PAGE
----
Giulia Alves Maia
The Facebook / Meta Oversight Board (OB) is one of the most novel developments in law and governance in recent years. The Oversight Board has ignited a major debate about its character, form, operation, and effects. It has been modelled as a “Facebook Supreme Court”, and its structure and style of its reasoning, as well as its use of precedent, give the appearance that the OB operates in a similar way to a court. On 26 April 2023, City Law School hosted a hybrid event entitled The Facebook/Meta Oversight Board: International and Regional Law Applications to discussion these and other issues.
Paul James Cardwell, King’s College London and Jed Odermatt, City, University of London
The Eurovision bandwagon has firmly arrived in Liverpool. During a week of two semi-finals, 37 competing countries will be whittled down to 26. Around 160 million people are then expected to tune in to the grand final on Saturday May 13. From humble beginnings in 1956, with only seven countries competing in a theatre in Switzerland, the contest is now one of the most watched entertainment events in the world.
Eva Pander Maat and Pia Rebelo
Monday April 18th marked the kick-off of the Global Goals Research Exchange between the Faculty of Law at the University of Groningen and City Law School at City, University of London. The Exchange presents an excellent opportunity to promote collaborative ties between legal researchers doing work in the topical areas of energy transitions and sustainable development. In the first iteration of the exchange, two City Law School researchers crossed the channel to present and discuss their work.
The Windsor Framework (WF) concluded between the UK and EU to resolve the difficulties associated with the Irish Border reflects a significant compromise, with the UK giving the most ground. The brainchild of a more pliant and technocratic Prime Minister than his two predecessors, Rishi Sunak’s WF is in many respects an agreement that should never have been needed. The new arrangement essentially compels the EU to do what it should have done under the original Northern Ireland Protocol, i.e. impose no unreasonable barriers to trade between Great Britain (GB) and Northern Ireland (NI) while maintaining sufficient safeguards that its Single Market would not be flooded with UK goods.
Professor Elaine Fahey, Dr Fabien Terpan, and Dr Rebecca Zahn
The future of EU legal integration is at a significant juncture with the departure of the UK, substantial rule of law challenges, internal and external crises, and an increasingly apathetic multilateral legal order. There is increased recognition amongst EU lawyers, who have historically limited themselves to doctrinal analysis and legal hermeneutics, that methodology plays an essential role in order to understand EU integration and shape its future (van Gestel & Micklitz, 2014). Certain schools now advocate that the future of EU law must become more methodologically grounded to realise its scientific benefits and to broaden the reach of lawyers beyond the doctrinal (Dyevre, Wijtvliet & Lampach, 2019). For example, anthropological and sociological approaches have given us a sense of how various national and international actors use EU law to achieve their goals (Vauchez & De Witte, 2013). Quantitative studies have offered new insights into the practices of courts and the effectiveness of legislative design (Larsson and Naurin, 2016; Larsson et al. 2017).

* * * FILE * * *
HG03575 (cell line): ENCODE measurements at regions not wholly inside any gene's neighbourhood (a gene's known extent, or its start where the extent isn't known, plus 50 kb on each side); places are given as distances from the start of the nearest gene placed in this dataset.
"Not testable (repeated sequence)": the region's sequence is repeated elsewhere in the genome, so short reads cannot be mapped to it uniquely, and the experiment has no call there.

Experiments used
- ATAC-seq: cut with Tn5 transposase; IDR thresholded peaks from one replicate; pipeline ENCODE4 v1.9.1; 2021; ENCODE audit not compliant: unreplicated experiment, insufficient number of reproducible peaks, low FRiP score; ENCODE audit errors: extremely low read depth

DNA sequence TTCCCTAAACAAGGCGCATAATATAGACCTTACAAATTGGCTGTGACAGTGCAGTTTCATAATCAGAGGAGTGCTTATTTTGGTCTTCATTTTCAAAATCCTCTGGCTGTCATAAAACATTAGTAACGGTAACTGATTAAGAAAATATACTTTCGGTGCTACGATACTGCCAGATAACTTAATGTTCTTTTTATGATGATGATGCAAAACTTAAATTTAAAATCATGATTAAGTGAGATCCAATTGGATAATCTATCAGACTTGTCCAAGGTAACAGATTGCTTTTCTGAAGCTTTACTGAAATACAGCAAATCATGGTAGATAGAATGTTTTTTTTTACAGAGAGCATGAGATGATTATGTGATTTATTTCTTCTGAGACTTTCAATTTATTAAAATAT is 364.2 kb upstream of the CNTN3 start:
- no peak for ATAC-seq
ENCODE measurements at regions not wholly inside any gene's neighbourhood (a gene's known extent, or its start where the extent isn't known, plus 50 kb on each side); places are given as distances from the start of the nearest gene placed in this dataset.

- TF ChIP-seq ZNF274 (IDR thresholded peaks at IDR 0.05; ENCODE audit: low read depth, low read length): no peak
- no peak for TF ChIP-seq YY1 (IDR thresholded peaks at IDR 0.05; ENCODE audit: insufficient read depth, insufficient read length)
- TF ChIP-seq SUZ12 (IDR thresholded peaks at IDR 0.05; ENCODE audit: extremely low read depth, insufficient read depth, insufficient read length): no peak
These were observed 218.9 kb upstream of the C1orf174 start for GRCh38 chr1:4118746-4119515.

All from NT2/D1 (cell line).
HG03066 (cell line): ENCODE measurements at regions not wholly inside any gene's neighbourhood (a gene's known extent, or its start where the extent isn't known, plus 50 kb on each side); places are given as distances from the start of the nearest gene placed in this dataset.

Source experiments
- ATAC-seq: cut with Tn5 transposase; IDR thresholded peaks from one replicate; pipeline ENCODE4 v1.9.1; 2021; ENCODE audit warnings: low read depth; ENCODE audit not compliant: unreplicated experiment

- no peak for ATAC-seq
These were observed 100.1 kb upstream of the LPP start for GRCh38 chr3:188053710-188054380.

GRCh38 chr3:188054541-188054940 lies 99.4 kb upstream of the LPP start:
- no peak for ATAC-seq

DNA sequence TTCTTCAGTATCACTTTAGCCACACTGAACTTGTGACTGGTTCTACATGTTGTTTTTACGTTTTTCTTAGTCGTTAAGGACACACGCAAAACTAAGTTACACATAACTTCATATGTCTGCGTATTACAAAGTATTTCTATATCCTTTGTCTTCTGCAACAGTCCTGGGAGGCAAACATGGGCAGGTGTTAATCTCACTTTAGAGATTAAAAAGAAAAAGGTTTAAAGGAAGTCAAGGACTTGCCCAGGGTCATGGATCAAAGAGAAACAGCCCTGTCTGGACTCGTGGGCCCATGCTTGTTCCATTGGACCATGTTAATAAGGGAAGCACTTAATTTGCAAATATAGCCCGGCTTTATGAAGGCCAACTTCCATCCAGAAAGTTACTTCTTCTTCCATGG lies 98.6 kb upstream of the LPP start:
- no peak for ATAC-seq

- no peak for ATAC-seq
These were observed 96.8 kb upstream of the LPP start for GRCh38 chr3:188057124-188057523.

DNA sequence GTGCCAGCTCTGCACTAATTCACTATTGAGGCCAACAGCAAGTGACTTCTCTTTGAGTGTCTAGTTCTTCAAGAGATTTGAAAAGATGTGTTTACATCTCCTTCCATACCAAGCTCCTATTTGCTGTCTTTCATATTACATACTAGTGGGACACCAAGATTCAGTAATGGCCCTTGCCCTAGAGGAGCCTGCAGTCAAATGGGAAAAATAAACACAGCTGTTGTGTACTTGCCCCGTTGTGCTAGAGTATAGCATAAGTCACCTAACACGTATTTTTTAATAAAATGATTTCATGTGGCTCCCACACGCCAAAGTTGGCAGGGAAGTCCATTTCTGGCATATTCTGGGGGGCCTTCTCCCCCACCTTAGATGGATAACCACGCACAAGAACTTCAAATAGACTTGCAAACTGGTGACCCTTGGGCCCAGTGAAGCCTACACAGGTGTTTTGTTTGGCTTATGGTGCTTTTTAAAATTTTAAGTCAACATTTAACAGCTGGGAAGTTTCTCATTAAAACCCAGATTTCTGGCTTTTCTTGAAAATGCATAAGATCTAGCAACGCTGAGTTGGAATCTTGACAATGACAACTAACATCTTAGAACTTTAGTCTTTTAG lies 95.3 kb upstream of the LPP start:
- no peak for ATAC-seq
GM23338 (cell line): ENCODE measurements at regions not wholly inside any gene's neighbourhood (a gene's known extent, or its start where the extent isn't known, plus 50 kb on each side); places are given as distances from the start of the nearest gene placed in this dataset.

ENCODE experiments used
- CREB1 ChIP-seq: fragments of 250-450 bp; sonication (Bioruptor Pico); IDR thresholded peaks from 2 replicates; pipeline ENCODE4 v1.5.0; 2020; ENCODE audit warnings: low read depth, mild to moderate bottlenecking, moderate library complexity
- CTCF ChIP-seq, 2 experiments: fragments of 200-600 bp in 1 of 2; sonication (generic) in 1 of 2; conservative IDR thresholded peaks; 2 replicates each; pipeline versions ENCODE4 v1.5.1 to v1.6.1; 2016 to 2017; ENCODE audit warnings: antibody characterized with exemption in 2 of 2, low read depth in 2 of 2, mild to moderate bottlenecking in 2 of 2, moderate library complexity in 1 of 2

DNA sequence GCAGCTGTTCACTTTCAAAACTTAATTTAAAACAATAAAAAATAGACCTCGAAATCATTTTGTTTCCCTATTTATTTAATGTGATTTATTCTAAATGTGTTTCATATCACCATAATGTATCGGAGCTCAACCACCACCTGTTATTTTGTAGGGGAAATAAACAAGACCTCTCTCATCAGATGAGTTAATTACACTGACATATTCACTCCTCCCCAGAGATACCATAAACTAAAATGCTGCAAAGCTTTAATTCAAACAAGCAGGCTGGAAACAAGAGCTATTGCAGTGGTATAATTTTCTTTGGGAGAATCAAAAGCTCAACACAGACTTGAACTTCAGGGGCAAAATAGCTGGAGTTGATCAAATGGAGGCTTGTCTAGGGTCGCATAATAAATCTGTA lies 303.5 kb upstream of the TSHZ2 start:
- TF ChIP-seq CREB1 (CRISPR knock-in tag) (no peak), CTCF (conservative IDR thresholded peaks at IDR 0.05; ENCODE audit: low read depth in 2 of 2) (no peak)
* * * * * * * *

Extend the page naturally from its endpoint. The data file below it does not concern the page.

In my recently published book, The EU as a Global Digital Actor: Institutionalising Global Data Protection, Trade, and Cybersecurity I have sought to try to capture a range of issues emerging as to the EU’s digital and international relations agenda.
Jed Odermatt and David Seymour
On 23 September 2022 the City Law School held its Research & Enterprise Day on the theme of Legal London. The event was an opportunity to highlight the research, teaching and scholarship at City Law School and to develop links across the University, professions and the wider community.
In the arbitration proceedings in Green Power Partners K/S & SCE Solar Don Benito APS v Spain (SCC 2016/135) the tribunal decided that it has no jurisdiction to hear and decide the claims before it. This finding is important because it is the first time that an arbitral tribunal has accepted the so-called ‘intra-EU’ objection to admissibility of claims between EU Member States.
Three academics from The City Law School – Elaine Fahey, Panos Koutrakos and Jed Odermatt – have contributed to a new edited volume The EU and its Member States’ Joint Participation in International Agreements (Hart 2022). The volume is based on contributions presented at a workshop held at the University of Geneva in November 2020.
EU law has developed a unique and complex system under which the Union and its Member States can both act under international law, separately, jointly or in parallel. International law was not set up to deal with such complex and hybrid arrangements, which raise questions under both international and EU law. Thie book assesses how EU law has been adapted to cope with the constraints of international law in situations in which the EU and its Member States act jointly in relations with other States and international organisations. Each chapter was jointly written by a team of two authors. The various contributions offer new insights into the tension that continues to exist between EU and international law obligations in relation to the (joint) participation of the EU and its Member States in international agreements.